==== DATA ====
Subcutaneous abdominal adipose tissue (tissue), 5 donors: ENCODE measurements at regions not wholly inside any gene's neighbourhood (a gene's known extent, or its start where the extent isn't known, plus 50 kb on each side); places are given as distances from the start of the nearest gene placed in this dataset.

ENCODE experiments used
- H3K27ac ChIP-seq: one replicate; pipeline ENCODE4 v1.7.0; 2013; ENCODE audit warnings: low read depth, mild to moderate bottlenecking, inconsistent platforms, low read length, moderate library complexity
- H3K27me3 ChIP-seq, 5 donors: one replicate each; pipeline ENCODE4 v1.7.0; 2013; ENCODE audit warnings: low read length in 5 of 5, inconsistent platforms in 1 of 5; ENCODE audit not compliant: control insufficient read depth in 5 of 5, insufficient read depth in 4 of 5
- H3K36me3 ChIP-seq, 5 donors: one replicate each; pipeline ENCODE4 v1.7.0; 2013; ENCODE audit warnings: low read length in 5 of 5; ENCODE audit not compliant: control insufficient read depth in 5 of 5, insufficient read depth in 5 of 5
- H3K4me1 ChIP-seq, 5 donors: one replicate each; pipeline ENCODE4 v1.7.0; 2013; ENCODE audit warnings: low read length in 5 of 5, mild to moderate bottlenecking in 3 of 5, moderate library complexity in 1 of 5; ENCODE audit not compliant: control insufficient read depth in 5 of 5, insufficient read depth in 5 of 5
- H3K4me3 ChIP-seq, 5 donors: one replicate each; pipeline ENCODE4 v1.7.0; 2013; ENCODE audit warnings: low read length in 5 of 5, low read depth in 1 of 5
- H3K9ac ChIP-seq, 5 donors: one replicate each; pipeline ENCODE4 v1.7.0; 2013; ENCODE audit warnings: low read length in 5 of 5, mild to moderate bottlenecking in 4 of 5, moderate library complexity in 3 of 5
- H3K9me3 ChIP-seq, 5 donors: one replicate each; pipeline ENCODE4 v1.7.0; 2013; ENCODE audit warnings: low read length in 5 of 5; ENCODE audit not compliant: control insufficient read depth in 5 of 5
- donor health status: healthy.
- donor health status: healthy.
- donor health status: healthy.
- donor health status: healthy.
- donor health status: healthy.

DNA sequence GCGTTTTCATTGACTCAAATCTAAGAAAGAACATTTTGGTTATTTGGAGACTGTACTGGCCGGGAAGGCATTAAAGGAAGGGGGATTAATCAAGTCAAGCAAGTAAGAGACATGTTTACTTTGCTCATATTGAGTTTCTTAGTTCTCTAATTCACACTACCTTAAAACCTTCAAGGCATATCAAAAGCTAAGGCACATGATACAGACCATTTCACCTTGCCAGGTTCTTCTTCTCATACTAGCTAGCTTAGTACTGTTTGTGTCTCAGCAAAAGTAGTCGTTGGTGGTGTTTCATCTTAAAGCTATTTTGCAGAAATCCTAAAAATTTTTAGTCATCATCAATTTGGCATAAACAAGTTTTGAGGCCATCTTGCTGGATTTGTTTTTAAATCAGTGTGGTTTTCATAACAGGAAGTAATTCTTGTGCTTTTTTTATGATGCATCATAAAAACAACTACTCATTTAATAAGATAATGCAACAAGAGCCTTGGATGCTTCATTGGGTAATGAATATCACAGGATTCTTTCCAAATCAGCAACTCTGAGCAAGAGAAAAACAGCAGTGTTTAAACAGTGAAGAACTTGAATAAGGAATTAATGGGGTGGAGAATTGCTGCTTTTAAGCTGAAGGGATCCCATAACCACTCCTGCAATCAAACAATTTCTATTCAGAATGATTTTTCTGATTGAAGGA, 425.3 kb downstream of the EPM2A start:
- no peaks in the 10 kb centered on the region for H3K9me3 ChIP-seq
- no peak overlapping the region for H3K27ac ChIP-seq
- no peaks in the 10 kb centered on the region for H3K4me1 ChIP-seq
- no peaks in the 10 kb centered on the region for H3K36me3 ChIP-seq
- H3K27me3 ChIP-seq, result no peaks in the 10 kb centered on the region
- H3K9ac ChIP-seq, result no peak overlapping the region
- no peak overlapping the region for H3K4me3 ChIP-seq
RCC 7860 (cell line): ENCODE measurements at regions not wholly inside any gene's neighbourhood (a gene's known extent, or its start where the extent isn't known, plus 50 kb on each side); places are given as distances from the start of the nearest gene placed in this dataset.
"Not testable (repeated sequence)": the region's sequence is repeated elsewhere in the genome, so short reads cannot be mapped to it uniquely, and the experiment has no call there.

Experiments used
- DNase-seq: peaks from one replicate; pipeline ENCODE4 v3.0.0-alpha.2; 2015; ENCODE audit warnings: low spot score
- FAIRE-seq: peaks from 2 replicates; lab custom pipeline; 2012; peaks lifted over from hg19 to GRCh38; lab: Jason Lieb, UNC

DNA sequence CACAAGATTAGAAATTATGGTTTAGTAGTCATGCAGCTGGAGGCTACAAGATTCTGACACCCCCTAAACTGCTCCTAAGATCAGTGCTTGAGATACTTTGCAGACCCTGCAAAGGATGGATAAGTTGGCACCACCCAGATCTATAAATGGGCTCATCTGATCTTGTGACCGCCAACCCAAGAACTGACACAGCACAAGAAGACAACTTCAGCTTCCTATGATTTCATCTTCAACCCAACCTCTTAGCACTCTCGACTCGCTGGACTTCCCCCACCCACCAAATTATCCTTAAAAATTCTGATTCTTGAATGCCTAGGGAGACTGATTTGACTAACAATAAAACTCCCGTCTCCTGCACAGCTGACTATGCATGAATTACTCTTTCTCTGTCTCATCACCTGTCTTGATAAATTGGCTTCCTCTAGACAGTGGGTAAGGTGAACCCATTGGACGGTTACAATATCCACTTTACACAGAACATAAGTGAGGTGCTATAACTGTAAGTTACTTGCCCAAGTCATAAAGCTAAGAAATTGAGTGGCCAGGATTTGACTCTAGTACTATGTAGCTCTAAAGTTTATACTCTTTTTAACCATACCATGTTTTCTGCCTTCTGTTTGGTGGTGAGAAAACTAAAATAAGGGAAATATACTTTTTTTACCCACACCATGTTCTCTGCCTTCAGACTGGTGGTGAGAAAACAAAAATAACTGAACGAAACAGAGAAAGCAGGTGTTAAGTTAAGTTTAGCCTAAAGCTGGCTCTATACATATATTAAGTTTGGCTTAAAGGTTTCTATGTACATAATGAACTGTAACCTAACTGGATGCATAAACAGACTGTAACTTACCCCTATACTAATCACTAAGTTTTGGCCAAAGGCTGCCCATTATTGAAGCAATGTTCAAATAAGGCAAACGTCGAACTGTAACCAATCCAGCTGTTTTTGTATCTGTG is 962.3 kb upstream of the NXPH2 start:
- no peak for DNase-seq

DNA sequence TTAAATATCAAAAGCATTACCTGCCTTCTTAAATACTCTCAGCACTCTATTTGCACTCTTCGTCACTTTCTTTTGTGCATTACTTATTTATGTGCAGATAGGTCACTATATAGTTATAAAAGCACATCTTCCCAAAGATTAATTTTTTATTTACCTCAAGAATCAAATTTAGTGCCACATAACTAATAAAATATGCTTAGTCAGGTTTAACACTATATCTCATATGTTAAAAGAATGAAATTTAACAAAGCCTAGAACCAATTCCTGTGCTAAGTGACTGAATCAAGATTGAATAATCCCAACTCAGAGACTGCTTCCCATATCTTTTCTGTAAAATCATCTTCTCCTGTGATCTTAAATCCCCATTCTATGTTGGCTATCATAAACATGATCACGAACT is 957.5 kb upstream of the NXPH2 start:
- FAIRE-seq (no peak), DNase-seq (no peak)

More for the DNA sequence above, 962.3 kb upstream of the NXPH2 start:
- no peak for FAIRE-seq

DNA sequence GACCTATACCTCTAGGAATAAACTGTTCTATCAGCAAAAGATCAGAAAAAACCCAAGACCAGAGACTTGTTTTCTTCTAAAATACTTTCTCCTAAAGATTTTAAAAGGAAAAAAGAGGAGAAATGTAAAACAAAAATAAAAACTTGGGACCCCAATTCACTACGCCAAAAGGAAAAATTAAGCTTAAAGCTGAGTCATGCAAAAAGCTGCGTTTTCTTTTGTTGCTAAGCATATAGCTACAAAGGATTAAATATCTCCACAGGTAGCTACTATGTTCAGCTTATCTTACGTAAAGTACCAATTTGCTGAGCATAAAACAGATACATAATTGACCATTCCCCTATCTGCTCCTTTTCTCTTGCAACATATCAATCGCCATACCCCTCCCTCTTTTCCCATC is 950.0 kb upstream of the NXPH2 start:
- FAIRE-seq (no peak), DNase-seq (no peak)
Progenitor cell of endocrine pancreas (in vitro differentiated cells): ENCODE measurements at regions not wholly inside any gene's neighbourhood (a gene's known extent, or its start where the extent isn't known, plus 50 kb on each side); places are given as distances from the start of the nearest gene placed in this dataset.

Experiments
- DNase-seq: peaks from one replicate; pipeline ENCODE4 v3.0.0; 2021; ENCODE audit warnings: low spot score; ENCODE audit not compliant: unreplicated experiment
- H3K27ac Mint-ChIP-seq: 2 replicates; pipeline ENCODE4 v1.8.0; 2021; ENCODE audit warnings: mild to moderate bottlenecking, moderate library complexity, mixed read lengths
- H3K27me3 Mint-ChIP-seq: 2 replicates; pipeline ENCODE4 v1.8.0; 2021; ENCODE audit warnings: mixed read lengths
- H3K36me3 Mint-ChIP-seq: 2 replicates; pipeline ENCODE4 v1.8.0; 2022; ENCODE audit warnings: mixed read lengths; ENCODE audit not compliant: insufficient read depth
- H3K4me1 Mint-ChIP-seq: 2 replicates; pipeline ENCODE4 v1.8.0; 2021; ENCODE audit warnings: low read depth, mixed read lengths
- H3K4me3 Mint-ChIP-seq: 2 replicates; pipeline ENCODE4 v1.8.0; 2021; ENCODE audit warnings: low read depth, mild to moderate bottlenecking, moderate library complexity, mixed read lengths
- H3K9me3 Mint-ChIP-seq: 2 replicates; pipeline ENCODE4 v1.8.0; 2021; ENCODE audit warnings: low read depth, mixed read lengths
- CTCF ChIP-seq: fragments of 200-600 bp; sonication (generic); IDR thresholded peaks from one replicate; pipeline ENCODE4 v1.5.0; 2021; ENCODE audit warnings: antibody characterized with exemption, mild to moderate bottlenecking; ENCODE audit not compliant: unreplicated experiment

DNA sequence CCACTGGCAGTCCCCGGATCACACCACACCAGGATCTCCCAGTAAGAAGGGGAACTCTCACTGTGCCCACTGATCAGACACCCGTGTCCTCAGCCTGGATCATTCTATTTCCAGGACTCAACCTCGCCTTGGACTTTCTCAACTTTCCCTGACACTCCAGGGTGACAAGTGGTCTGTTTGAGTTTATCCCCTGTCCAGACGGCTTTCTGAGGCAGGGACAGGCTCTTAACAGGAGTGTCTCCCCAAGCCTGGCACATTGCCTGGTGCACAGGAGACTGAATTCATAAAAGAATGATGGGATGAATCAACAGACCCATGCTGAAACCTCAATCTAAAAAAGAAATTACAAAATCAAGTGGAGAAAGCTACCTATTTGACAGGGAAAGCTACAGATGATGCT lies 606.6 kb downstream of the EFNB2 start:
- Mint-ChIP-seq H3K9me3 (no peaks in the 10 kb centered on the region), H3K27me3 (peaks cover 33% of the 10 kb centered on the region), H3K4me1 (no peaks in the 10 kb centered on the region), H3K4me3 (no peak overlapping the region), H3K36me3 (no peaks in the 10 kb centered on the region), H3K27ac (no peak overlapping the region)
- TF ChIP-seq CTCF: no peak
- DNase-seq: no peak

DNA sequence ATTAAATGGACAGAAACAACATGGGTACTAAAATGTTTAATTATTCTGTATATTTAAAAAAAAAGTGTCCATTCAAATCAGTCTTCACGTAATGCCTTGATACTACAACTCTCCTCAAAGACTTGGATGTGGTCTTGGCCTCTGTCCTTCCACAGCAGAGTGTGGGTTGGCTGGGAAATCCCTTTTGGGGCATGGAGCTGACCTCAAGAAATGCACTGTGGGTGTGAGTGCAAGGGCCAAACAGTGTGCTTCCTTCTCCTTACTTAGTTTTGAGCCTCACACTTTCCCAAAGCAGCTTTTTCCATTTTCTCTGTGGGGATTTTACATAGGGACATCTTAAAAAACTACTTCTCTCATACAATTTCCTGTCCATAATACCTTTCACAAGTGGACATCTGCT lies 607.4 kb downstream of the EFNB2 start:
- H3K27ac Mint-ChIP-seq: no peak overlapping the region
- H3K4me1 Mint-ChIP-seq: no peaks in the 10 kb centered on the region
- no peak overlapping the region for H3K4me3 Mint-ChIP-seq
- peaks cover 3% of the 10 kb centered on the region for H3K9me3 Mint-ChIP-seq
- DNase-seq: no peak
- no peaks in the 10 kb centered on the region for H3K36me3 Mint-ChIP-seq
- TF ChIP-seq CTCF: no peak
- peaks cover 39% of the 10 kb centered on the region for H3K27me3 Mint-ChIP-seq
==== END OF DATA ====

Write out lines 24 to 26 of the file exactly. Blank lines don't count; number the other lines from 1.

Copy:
"Not testable (repeated sequence)": the region's sequence is repeated elsewhere in the genome, so short reads cannot be mapped to it uniquely, and the experiment has no call there.

Experiments used
- DNase-seq: peaks from one replicate; pipeline ENCODE4 v3.0.0-alpha.2; 2015; ENCODE audit warnings: low spot score